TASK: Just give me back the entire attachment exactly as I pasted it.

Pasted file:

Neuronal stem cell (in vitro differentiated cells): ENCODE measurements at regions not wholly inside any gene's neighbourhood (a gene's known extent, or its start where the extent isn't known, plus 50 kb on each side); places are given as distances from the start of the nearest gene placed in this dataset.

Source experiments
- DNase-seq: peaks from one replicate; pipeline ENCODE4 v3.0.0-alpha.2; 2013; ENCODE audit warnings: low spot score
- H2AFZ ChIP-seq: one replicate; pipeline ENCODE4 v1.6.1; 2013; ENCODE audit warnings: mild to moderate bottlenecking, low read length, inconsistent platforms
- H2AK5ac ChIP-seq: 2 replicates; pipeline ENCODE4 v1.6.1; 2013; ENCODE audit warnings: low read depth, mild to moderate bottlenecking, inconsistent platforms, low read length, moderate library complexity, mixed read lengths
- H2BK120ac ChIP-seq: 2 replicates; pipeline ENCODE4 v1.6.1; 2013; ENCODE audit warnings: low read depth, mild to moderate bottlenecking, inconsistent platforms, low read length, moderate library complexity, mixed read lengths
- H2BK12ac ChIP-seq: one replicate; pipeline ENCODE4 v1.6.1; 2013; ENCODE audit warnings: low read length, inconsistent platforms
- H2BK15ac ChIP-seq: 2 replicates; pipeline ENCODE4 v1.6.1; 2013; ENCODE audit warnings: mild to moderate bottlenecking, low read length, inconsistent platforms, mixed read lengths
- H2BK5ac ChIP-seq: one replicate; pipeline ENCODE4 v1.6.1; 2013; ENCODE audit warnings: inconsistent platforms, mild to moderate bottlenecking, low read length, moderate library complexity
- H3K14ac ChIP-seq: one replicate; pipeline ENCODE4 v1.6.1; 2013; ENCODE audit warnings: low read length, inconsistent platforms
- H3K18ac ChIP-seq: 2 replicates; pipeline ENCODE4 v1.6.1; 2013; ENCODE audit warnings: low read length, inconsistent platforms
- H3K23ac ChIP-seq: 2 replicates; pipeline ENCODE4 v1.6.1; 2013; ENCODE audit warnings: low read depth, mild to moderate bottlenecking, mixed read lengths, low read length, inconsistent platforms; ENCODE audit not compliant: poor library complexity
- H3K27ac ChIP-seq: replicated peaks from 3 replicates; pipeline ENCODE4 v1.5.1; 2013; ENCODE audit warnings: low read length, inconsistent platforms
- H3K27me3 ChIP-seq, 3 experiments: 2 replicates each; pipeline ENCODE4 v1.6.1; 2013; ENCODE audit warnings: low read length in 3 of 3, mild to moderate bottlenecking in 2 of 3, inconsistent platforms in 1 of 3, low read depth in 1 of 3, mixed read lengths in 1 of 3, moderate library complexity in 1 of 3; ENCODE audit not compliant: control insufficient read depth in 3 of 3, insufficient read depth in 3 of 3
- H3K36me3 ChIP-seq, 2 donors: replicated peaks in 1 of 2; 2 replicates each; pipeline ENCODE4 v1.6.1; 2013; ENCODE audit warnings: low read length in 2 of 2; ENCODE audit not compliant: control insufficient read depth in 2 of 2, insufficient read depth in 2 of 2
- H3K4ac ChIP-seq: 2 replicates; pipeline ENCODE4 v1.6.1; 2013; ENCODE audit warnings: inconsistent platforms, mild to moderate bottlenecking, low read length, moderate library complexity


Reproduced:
Neuronal stem cell (in vitro differentiated cells): ENCODE measurements at regions not wholly inside any gene's neighbourhood (a gene's known extent, or its start where the extent isn't known, plus 50 kb on each side); places are given as distances from the start of the nearest gene placed in this dataset.

Source experiments
- DNase-seq: peaks from one replicate; pipeline ENCODE4 v3.0.0-alpha.2; 2013; ENCODE audit warnings: low spot score
- H2AFZ ChIP-seq: one replicate; pipeline ENCODE4 v1.6.1; 2013; ENCODE audit warnings: mild to moderate bottlenecking, low read length, inconsistent platforms
- H2AK5ac ChIP-seq: 2 replicates; pipeline ENCODE4 v1.6.1; 2013; ENCODE audit warnings: low read depth, mild to moderate bottlenecking, inconsistent platforms, low read length, moderate library complexity, mixed read lengths
- H2BK120ac ChIP-seq: 2 replicates; pipeline ENCODE4 v1.6.1; 2013; ENCODE audit warnings: low read depth, mild to moderate bottlenecking, inconsistent platforms, low read length, moderate library complexity, mixed read lengths
- H2BK12ac ChIP-seq: one replicate; pipeline ENCODE4 v1.6.1; 2013; ENCODE audit warnings: low read length, inconsistent platforms
- H2BK15ac ChIP-seq: 2 replicates; pipeline ENCODE4 v1.6.1; 2013; ENCODE audit warnings: mild to moderate bottlenecking, low read length, inconsistent platforms, mixed read lengths
- H2BK5ac ChIP-seq: one replicate; pipeline ENCODE4 v1.6.1; 2013; ENCODE audit warnings: inconsistent platforms, mild to moderate bottlenecking, low read length, moderate library complexity
- H3K14ac ChIP-seq: one replicate; pipeline ENCODE4 v1.6.1; 2013; ENCODE audit warnings: low read length, inconsistent platforms
- H3K18ac ChIP-seq: 2 replicates; pipeline ENCODE4 v1.6.1; 2013; ENCODE audit warnings: low read length, inconsistent platforms
- H3K23ac ChIP-seq: 2 replicates; pipeline ENCODE4 v1.6.1; 2013; ENCODE audit warnings: low read depth, mild to moderate bottlenecking, mixed read lengths, low read length, inconsistent platforms; ENCODE audit not compliant: poor library complexity
- H3K27ac ChIP-seq: replicated peaks from 3 replicates; pipeline ENCODE4 v1.5.1; 2013; ENCODE audit warnings: low read length, inconsistent platforms
- H3K27me3 ChIP-seq, 3 experiments: 2 replicates each; pipeline ENCODE4 v1.6.1; 2013; ENCODE audit warnings: low read length in 3 of 3, mild to moderate bottlenecking in 2 of 3, inconsistent platforms in 1 of 3, low read depth in 1 of 3, mixed read lengths in 1 of 3, moderate library complexity in 1 of 3; ENCODE audit not compliant: control insufficient read depth in 3 of 3, insufficient read depth in 3 of 3
- H3K36me3 ChIP-seq, 2 donors: replicated peaks in 1 of 2; 2 replicates each; pipeline ENCODE4 v1.6.1; 2013; ENCODE audit warnings: low read length in 2 of 2; ENCODE audit not compliant: control insufficient read depth in 2 of 2, insufficient read depth in 2 of 2
- H3K4ac ChIP-seq: 2 replicates; pipeline ENCODE4 v1.6.1; 2013; ENCODE audit warnings: inconsistent platforms, mild to moderate bottlenecking, low read length, moderate library complexity